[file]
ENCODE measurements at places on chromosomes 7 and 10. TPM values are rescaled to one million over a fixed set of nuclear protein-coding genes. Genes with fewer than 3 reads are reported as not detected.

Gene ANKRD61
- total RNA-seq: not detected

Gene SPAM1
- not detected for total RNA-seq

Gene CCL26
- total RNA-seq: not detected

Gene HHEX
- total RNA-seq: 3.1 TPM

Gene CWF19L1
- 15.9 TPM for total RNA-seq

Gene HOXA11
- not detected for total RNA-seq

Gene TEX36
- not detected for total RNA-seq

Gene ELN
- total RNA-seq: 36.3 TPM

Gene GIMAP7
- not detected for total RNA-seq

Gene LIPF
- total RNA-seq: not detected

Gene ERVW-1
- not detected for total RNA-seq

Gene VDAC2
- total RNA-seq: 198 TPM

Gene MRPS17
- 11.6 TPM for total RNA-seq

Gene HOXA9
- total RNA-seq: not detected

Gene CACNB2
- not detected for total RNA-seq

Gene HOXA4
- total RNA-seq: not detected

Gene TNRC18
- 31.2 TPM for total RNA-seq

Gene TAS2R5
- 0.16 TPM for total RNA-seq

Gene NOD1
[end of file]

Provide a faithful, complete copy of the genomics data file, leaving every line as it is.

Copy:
ENCODE measurements at places on chromosomes 7 and 10. TPM values are rescaled to one million over a fixed set of nuclear protein-coding genes. Genes with fewer than 3 reads are reported as not detected.

Gene ANKRD61
- total RNA-seq: not detected

Gene SPAM1
- not detected for total RNA-seq

Gene CCL26
- total RNA-seq: not detected

Gene HHEX
- total RNA-seq: 3.1 TPM

Gene CWF19L1
- 15.9 TPM for total RNA-seq

Gene HOXA11
- not detected for total RNA-seq

Gene TEX36
- not detected for total RNA-seq

Gene ELN
- total RNA-seq: 36.3 TPM

Gene GIMAP7
- not detected for total RNA-seq

Gene LIPF
- total RNA-seq: not detected

Gene ERVW-1
- not detected for total RNA-seq

Gene VDAC2
- total RNA-seq: 198 TPM

Gene MRPS17
- 11.6 TPM for total RNA-seq

Gene HOXA9
- total RNA-seq: not detected

Gene CACNB2
- not detected for total RNA-seq

Gene HOXA4
- total RNA-seq: not detected

Gene TNRC18
- 31.2 TPM for total RNA-seq

Gene TAS2R5
- 0.16 TPM for total RNA-seq

Gene NOD1